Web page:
Taking the next steps in soft furnishings...
Tea break
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Tea break - tips and tricks

When working with fabrics and making soft furnishings there are various points where it’s important to hold layers still, keep trims in place or secure folds before stitching. The obvious thing would be to use pins - but sometimes this can be time consuming for large areas, or you might not want to pierce delicate or blackout fabrics. There are various options available:


For large areas of fabric, or speed when holding layers while cutting, weights can be the answer. You can buy large table weights with handles designed for the purpose from trade suppliers or large haberdashers. These come in a choice of sizes. Alternatives used by many workrooms include vintage flat irons, dumbbells or house bricks which they have wrapped in fabric offcuts to protect their work. Another option would be to make yourself some beanbags to place at various points across the panels — these are quite popular with dressmakers and there are lots of patterns and tutorials online for various shapes and sizes.


When you’re putting blackout linings into handmade curtains or blinds, clips can come into their own. You can buy large and extra-large paper clips that simply slide over the side turnings to hold them in place while you are sewing.

When you’re forming pleats in a curtain heading, take a look at large clothes pegs (some are also called soft grip) or big bulldog clips. Once you’ve formed the pleats, these hold them in place while you finish the hand stitching. They help ‘train’ the heading into neat folds and can also slightly ease any strain on your hands by holding things in place while you sew.

When you’re attaching a folded border or edging, especially to a shaped lower edge for a blind, pelmet or valance, then take a look at clips intended for quilters. When finishing a quilt, these small clips are designed to hold the binding neatly all around the edge while the maker stitches it in place by hand or on the machine. When making soft furnishings, they can serve a very similar purpose and are quick and easy to place and remove. If you make lampshades, they are also great for holding glued braids and trims in place until secure.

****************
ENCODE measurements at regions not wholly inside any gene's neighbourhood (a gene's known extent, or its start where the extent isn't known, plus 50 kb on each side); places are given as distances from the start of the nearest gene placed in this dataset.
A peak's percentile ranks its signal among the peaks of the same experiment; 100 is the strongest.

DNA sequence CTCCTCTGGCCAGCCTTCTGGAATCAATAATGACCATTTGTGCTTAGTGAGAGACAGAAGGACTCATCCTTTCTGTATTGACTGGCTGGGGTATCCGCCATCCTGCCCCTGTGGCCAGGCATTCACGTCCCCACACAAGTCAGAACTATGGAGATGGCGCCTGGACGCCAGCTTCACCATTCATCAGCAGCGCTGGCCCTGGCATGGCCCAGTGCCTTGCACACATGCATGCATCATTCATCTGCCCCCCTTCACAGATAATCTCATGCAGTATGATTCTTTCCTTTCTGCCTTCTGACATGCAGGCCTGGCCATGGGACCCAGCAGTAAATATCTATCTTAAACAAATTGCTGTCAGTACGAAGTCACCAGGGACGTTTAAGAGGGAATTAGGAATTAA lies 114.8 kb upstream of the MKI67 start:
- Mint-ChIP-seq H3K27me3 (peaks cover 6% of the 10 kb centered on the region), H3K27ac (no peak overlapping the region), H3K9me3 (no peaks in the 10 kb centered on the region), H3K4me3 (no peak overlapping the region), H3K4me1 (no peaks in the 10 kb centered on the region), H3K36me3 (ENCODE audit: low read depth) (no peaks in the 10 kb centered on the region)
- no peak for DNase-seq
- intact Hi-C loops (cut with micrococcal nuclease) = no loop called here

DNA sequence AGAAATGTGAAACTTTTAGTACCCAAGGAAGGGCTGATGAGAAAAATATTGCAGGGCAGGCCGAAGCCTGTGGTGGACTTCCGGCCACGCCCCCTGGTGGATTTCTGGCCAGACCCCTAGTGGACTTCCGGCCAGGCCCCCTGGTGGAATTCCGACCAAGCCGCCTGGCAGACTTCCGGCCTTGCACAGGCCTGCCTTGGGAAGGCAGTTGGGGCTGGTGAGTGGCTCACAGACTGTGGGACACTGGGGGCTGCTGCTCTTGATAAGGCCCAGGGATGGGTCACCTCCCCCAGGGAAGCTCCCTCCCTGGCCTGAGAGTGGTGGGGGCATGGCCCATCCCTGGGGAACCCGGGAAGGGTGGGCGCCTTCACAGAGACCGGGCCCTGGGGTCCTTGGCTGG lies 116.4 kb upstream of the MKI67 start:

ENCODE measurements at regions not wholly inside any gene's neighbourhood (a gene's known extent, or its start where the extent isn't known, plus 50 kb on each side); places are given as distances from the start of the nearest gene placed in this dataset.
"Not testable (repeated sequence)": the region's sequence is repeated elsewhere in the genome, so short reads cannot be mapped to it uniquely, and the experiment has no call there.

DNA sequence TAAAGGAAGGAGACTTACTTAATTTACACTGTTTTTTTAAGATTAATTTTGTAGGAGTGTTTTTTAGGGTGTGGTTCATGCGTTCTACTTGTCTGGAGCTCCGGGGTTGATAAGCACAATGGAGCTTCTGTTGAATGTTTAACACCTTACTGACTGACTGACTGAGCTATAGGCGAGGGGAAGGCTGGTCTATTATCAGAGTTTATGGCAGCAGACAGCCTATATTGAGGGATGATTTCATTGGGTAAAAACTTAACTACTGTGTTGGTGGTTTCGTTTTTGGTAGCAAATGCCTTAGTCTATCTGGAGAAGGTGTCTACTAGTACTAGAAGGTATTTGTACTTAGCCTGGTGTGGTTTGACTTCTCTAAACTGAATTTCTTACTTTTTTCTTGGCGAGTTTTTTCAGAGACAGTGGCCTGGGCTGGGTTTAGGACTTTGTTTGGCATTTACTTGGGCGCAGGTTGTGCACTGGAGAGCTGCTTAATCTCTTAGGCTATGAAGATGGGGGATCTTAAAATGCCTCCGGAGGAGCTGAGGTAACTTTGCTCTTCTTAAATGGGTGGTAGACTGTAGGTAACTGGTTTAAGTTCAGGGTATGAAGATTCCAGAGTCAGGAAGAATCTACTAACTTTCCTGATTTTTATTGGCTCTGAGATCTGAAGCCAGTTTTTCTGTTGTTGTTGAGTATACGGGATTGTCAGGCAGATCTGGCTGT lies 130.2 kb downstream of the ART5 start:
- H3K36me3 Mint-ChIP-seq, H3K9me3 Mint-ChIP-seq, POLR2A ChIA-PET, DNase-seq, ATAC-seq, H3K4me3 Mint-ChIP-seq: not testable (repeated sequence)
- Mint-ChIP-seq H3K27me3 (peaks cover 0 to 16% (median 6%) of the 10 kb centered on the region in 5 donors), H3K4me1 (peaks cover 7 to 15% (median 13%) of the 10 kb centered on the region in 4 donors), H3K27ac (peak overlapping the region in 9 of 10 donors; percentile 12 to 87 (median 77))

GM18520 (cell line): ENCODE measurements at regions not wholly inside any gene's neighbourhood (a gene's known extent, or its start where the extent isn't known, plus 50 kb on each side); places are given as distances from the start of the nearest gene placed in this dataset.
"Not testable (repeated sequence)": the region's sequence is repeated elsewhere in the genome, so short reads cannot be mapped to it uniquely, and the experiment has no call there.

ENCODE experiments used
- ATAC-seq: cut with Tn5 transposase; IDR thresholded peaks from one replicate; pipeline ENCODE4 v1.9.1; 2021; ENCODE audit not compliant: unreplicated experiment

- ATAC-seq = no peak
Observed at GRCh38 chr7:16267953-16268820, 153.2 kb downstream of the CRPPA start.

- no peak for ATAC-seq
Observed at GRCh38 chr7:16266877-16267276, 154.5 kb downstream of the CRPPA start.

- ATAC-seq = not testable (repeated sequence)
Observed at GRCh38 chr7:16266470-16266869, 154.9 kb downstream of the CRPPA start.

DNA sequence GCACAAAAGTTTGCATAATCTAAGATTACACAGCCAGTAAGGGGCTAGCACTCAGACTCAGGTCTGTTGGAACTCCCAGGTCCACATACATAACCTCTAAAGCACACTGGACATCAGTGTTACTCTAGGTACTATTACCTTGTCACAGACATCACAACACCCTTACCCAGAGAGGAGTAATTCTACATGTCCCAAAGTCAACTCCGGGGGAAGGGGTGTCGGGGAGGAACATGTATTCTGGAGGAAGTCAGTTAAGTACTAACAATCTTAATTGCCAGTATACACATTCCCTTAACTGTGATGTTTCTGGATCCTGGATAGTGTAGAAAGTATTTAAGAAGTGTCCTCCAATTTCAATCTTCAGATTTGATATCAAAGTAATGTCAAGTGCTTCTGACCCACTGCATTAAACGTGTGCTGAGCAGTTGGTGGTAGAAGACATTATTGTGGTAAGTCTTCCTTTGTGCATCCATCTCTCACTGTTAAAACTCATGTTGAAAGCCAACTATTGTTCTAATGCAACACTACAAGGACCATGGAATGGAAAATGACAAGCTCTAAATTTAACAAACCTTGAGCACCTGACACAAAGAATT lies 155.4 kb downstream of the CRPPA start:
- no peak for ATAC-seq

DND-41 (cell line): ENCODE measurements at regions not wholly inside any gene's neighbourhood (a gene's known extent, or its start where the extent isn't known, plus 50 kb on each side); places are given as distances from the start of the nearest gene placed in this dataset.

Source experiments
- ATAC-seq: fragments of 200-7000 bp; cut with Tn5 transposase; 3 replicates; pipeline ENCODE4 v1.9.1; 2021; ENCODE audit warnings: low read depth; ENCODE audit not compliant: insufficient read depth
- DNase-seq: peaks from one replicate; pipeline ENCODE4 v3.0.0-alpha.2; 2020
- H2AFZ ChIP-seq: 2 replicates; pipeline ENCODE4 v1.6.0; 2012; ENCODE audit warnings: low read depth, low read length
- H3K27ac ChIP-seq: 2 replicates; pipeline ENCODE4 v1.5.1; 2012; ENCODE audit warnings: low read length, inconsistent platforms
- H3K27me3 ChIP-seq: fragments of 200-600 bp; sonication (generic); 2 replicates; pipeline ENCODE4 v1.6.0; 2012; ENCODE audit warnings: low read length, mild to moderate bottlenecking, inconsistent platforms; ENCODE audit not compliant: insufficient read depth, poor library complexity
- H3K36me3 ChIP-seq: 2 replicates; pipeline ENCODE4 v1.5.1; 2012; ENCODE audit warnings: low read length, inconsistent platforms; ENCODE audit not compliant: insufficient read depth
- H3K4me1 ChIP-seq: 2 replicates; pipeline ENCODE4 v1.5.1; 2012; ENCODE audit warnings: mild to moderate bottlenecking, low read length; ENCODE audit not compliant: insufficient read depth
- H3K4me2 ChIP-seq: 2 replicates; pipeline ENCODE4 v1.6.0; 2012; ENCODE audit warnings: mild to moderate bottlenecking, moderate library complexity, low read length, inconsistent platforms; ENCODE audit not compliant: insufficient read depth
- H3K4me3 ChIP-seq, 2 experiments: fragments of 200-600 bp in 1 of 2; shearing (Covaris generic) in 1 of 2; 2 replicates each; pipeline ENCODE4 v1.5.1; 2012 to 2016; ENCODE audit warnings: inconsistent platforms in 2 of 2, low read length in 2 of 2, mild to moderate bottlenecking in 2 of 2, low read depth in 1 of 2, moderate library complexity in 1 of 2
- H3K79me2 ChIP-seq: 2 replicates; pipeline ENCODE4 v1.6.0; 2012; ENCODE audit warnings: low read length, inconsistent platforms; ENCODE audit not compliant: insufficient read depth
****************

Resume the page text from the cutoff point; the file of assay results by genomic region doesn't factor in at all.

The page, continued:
Note — if your fabric is delicate, has pile like velvet, or embroidery that could be crushed make sure you place offcuts of fabric or interlining over the area before placing the clips to avoid possible crush marks. Clamps

From time to time you may find there are jobs where clips are not large or strong enough to hold what you are working on. Then clamps may fit the bill — either ones sold for furnishing use, or others sold by DIY suppliers.

Soft furnishing clamps are usually metal, have smooth quite wide grip areas and are intended to hold the piece of work to the edge of the worktable. They hold fabrics or made up panels straight on the table while you work on the heading, or measure off finished drops. They can also help hold an edge or corner if you need to add slight tension while sewing or placing heading tapes across a panel. If you use a long metal ruler when making blinds or measuring short drops, they can hold it in place at one edge while you work at the opposite side of the table.

Clamps intended for DIY use tend to have a narrower grip area and often have serrated ‘teeth’ which may mark soft fabrics. They are relatively inexpensive and come in a range of sizes, smaller for holding pleats and larger for clamping to your worktable or holding sections together when making pelmets or similar items.

In the USA there is a company called Draw-Matic who supply specialist workroom equipment designed to fit to worktables. They have a clamp bar which operates across the whole table width to make it easy to work with fabrics single-handed when squaring, measuring and cutting. For more information, visit Draw-Matic.

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